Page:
So while Lucy continued to take the rest of the wall out, Andrew sat on the tarmac for the next two weeks, chipping mortar off the bricks with one hand. The challenge was how they were going to rebuild the wall for a reasonable cost. ‘We had a few quotes which were very steep, then one man called in on his way to church to have his wedding banns read. He was so besotted with his bride-to-be that he under-quoted by half the amount of everyone else.’ What he hadn’t accounted for in his £4,000 quote was the fact that building sloped by almost a foot into one corner and the brick courses had to slope with it. ‘He had to undo several layers and create sloping string lines for it to work,’ said Andrew.
With the wall rebuilt and the ceilings down, they ferried all the rubble to a skip which was then taken by the local farmers to use for field tracks. Every inch of original skirting board, architrave and beam was removed by hand, labelled and numbered, ready for re-fitting at a later date, the collar ties were raised and the building dry-lined. Roof lights, insulation and upper floors were installed and the original windows were repaired and refitted. Fortunately the roof – which had been replaced in the 1980s as part of a Youth Training Scheme – didn’t have to be touched.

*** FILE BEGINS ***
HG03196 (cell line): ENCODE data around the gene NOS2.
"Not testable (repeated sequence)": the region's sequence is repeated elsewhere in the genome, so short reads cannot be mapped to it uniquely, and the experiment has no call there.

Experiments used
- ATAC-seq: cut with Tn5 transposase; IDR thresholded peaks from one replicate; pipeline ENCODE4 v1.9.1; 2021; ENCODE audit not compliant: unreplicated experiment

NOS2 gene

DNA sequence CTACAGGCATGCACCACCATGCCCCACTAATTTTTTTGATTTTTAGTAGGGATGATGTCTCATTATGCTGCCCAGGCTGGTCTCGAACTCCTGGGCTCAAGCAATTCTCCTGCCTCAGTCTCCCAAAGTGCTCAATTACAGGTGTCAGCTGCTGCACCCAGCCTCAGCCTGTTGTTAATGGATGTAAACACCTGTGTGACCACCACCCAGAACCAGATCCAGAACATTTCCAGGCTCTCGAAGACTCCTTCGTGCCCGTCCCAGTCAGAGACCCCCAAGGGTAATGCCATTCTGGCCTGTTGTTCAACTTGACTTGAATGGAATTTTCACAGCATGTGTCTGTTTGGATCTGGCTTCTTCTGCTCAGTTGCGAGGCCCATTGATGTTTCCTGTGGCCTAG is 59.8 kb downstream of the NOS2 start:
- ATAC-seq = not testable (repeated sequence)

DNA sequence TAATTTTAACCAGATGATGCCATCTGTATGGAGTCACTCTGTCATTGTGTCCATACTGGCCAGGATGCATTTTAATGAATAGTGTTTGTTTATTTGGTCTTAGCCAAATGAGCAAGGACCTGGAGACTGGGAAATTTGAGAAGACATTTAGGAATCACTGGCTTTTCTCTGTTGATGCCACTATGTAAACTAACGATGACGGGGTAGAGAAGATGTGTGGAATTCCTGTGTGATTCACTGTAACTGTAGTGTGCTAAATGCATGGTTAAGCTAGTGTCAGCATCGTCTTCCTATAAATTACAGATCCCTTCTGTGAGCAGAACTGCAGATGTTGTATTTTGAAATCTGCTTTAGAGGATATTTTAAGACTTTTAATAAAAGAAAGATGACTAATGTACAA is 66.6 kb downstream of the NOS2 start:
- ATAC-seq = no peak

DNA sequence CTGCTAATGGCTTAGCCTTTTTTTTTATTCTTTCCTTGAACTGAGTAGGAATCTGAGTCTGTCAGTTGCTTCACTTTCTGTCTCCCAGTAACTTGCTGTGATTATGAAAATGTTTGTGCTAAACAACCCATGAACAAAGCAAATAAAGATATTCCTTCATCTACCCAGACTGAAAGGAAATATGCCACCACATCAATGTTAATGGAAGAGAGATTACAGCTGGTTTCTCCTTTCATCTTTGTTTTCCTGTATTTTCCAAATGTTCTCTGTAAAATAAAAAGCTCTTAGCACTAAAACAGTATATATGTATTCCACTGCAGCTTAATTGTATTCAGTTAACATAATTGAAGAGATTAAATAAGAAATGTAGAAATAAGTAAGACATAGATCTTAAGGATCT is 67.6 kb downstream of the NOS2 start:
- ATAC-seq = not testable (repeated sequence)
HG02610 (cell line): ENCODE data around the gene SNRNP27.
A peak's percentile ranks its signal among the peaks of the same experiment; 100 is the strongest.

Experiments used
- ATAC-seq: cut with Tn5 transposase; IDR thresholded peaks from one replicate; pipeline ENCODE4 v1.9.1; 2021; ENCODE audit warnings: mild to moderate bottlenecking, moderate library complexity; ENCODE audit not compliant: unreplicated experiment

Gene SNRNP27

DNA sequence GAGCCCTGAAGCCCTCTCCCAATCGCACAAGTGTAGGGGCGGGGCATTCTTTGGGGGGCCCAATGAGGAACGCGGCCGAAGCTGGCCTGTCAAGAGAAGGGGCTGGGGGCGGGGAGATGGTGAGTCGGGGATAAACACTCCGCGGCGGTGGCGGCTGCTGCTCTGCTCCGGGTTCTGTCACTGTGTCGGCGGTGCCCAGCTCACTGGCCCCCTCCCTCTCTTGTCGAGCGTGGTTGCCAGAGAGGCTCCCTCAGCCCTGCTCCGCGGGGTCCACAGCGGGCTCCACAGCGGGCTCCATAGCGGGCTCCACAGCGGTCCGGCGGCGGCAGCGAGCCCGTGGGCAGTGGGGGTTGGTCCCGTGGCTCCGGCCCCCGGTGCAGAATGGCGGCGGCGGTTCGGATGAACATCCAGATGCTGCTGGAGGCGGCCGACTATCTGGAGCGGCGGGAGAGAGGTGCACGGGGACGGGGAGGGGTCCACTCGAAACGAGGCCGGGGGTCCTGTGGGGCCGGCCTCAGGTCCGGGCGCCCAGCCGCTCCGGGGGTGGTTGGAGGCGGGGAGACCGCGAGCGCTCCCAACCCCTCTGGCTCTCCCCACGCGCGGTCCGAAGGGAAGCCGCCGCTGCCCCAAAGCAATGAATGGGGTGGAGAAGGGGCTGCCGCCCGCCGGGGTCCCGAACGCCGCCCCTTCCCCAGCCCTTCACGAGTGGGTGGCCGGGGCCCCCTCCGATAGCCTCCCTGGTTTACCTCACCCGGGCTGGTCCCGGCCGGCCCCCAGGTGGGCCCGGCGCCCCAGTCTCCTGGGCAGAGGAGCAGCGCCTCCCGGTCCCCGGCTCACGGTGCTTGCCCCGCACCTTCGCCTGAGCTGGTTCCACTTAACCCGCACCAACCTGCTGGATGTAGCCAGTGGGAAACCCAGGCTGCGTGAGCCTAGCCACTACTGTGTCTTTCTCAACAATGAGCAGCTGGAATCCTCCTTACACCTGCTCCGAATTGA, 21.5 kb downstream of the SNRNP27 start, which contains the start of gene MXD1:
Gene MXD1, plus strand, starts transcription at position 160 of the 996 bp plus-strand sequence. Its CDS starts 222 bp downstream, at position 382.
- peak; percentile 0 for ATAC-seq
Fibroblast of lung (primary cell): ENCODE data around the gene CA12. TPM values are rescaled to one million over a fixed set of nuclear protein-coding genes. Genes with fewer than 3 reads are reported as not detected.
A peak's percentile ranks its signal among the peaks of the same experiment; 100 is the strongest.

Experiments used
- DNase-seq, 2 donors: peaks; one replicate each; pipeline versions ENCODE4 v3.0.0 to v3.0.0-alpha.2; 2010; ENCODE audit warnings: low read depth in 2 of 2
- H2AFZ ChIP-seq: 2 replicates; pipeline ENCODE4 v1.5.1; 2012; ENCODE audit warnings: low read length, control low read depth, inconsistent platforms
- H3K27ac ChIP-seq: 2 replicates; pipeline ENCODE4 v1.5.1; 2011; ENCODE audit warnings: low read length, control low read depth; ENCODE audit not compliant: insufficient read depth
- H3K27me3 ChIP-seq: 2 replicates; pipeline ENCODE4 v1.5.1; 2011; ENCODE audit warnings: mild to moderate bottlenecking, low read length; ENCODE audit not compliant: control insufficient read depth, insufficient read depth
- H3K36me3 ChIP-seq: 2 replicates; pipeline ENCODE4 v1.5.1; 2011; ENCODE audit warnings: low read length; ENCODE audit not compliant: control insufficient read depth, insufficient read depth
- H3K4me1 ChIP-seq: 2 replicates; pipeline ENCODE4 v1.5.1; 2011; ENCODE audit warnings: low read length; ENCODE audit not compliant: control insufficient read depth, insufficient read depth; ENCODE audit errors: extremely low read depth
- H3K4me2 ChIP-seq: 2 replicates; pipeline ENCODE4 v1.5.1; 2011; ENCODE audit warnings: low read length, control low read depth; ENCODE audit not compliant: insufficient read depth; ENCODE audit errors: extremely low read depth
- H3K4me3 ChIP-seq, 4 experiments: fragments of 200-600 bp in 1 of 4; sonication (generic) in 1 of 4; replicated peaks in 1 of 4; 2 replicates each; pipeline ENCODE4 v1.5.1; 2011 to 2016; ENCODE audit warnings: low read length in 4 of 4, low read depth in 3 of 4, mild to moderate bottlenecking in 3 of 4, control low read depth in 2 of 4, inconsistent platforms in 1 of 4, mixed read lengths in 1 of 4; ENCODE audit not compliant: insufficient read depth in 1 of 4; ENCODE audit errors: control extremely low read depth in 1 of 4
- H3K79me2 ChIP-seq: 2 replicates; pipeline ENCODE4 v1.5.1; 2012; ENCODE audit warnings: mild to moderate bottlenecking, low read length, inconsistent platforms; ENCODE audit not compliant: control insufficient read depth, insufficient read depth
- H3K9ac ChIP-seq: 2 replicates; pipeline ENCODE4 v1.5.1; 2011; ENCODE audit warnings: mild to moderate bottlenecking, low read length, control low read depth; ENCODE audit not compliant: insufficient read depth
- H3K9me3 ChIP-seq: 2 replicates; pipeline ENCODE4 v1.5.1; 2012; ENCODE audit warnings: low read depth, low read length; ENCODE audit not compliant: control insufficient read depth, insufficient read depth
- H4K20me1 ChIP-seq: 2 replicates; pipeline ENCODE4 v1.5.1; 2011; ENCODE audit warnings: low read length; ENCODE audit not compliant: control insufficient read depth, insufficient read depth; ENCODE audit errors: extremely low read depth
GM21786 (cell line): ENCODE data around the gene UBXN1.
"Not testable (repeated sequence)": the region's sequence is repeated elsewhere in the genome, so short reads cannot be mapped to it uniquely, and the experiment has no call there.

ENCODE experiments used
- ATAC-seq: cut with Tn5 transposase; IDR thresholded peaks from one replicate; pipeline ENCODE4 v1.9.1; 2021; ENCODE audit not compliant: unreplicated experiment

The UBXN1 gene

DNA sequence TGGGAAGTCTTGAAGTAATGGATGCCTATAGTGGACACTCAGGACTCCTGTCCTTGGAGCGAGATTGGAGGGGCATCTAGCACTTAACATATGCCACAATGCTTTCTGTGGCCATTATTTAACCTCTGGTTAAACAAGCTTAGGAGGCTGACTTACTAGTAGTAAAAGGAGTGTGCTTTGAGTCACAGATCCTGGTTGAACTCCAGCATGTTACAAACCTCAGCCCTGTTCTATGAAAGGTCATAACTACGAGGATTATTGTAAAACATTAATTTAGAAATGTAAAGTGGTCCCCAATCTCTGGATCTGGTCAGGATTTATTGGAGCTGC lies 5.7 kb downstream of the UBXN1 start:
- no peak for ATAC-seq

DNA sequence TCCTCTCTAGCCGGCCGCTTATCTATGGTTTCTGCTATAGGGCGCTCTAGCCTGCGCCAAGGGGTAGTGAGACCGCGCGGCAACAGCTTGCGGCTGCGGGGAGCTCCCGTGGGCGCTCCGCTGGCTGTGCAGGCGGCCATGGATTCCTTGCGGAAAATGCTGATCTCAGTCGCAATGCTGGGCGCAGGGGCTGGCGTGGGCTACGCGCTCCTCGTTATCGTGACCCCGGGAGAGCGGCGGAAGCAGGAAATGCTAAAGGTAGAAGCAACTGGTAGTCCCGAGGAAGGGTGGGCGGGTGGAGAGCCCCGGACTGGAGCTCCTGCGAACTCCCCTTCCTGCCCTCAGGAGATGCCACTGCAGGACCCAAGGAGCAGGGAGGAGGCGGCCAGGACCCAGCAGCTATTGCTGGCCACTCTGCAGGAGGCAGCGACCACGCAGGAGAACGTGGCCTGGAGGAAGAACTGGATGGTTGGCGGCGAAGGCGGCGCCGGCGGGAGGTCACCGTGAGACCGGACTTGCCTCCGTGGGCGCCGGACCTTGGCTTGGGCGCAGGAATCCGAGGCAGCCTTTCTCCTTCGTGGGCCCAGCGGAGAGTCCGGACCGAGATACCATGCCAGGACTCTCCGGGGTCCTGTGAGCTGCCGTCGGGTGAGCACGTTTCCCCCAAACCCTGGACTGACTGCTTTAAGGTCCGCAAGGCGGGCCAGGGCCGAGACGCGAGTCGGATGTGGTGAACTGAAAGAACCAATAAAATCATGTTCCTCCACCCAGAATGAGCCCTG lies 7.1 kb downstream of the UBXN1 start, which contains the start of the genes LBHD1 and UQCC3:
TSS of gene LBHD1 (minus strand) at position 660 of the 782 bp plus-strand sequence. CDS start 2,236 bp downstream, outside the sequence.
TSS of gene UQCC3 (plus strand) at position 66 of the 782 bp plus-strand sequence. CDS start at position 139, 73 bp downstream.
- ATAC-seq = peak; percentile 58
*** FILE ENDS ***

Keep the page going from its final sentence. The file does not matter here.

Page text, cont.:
Behind the main school room was a cloakroom and toilet block, which Lucy and Andrew converted into a dining area and utility. The school had been divided into two sections by a sliding screen, which was stripped back to bare wood and reused. Reclaimed doors from a remand home were used in other areas then Andrew built the kitchen himself, for just £200, including the worktops, plus £75 for a slightly damaged Belfast sink. The Aga was given in lieu of fees for job he did and the original classroom floors – which were ‘treacle black’ with polish – were sanded so hard that the old cast nails showed through.
‘We decorated and furnished the house, buying all kinds of things on Ebay, and then had a period of consolidation,’ said Andrew. It would be several years before they applied for planning permission to start the second phase, which would create a spacious office, study, bathroom and another bedroom, turning the original T-shaped house into an H-shape.